Sloane Stephens reaches her second major championship in nine months
US Open champion beats Madison Keys in the French Open semis, will face No. 1 player in the world for title
At this time a year ago, Sloane Stephens was unsure of her immediate path in tennis, as she was recovering from foot surgery that resulted in her being ranked No. 957 in the world when she finally returned to the sport.
On Saturday, Stephens will be playing for a Grand Slam title for the second time in her past three majors.
Playing in an All-American semifinal against Madison Keys, who is perhaps her closest friend on the tennis tour, Stephens was dominant in a straight-sets win (6-4, 6-4) to become the first U.S. woman not named Williams to play for a French Open title since 2001.
Stephens, who beat Keys for last year’s US Open title, will next face Simona Halep, the No. 1 player in the world, who advanced with a straight-sets win over Garbiñe Muguruza on Thursday. Halep, playing in her third French Open championship match and her second straight major final, has never won a Grand Slam title.
In a semifinal match where Stephens didn’t have an ace, she proved to be steady and consistent. Keys broke Stephens just once in the match and was undone by 41 unforced errors.
“Obviously, playing somebody from your own country is really tough. It’s a completely different set of emotions,” Stephens said in her on-court interview with the Tennis Channel after the match. “The semis of a Slam is really tough. I’m just happy I was able to stay consistent; I didn’t lose my cool. I played solid the whole time and was able to stick with my game plan.”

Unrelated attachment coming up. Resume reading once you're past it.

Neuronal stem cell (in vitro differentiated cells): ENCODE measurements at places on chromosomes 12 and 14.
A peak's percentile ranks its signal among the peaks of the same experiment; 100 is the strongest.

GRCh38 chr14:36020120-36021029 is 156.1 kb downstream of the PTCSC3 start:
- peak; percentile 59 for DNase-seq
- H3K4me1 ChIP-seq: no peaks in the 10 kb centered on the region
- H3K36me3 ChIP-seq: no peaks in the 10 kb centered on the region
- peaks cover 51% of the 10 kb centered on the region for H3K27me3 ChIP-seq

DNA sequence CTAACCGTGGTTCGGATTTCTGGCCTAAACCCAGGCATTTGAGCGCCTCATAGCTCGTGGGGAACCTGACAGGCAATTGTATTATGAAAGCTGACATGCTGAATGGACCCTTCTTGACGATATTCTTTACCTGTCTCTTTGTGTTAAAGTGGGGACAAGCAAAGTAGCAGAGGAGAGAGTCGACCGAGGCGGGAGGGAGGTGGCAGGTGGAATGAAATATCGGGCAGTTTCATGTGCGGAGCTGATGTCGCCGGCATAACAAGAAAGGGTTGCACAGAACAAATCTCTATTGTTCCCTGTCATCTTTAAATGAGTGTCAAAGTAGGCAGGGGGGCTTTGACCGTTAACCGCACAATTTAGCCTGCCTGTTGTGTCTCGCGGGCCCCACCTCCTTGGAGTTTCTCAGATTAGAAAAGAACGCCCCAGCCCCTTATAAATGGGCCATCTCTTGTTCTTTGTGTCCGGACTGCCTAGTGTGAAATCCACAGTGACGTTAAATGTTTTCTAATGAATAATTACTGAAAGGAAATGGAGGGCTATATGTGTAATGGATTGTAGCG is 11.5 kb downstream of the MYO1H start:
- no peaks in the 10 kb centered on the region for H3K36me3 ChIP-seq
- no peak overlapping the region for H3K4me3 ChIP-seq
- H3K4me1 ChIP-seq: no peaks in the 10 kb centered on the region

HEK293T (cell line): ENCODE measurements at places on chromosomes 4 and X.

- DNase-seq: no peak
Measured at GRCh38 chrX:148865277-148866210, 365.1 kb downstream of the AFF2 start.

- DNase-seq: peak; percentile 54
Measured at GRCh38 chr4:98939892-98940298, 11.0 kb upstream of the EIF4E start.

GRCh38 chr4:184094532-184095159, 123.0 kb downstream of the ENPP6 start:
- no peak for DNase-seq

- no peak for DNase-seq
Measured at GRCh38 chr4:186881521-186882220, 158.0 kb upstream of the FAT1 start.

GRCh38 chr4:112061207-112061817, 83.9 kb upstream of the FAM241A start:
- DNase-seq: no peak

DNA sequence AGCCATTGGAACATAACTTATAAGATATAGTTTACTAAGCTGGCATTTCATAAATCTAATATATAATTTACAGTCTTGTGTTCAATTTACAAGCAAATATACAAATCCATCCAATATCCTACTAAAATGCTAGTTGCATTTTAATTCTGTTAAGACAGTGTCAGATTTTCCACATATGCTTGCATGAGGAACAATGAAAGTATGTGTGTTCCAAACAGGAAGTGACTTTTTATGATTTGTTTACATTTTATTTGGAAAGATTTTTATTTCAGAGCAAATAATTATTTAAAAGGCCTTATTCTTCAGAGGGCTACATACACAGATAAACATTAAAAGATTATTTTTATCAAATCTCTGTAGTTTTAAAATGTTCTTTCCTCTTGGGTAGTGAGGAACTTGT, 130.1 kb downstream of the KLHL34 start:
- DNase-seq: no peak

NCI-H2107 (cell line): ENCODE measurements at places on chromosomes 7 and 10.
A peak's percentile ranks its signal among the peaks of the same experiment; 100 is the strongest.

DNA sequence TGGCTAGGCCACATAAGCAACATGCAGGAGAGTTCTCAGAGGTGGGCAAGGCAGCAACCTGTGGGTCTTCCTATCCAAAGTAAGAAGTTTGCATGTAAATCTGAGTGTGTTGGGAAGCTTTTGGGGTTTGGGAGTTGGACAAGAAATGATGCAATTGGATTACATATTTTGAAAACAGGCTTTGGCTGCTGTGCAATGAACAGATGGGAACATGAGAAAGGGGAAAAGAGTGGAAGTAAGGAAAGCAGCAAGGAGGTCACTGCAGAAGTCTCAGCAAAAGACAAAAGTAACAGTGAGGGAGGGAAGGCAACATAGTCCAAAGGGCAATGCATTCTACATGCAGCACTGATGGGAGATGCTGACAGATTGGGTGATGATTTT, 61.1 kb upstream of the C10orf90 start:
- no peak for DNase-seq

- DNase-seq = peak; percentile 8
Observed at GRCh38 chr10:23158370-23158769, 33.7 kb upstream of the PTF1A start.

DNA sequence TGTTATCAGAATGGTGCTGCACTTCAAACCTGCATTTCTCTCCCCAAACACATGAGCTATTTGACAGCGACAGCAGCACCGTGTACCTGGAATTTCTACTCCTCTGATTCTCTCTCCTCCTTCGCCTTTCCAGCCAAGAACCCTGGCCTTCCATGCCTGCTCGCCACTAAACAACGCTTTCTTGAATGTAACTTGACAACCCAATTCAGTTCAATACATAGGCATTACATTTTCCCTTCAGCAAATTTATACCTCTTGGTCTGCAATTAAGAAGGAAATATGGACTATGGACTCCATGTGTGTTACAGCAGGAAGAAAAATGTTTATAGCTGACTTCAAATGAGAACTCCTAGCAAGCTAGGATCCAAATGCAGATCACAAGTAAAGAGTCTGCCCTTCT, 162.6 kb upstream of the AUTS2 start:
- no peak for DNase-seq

As she recovered from her foot injury last year that sent her rankings into a nosedive, Stephens stayed close to the game by working with the Tennis Channel. When she won the US Open last year as the No. 83 player in the world, becoming the lowest-ranked player to win a US Open championship, Stephens was borderline delirious as she held a check for $3.7 million, by far the biggest of her career. A win on Saturday would give Stephens her second Grand Slam win and a $2.4 million payday.
While Stephens is playing solid tennis, history says the road to the championship on Saturday won’t be easy.
Only three American women in the Open era have won Grand Slam titles in their first two major final appearances, and none of them is named Williams (Tracy Austin, Jennifer Capriati and Lindsay Davenport).
To accomplish that, Stephens will have to beat the world’s No. 1 player, something she’s never done in six previous attempts.
In head-to-head matches against Halep, Stephens is 2-5 and has dropped the last four.
That, of course, was before she got a taste of winning a major.
“If you told me last year when I made my comeback I’d be in the final of two different Slams, I’d be like, ‘You’re crazy,’ ” Stephens said. “I’ve learned a lot the last nine months. I’ll take a lot of that good stuff with me into the final.”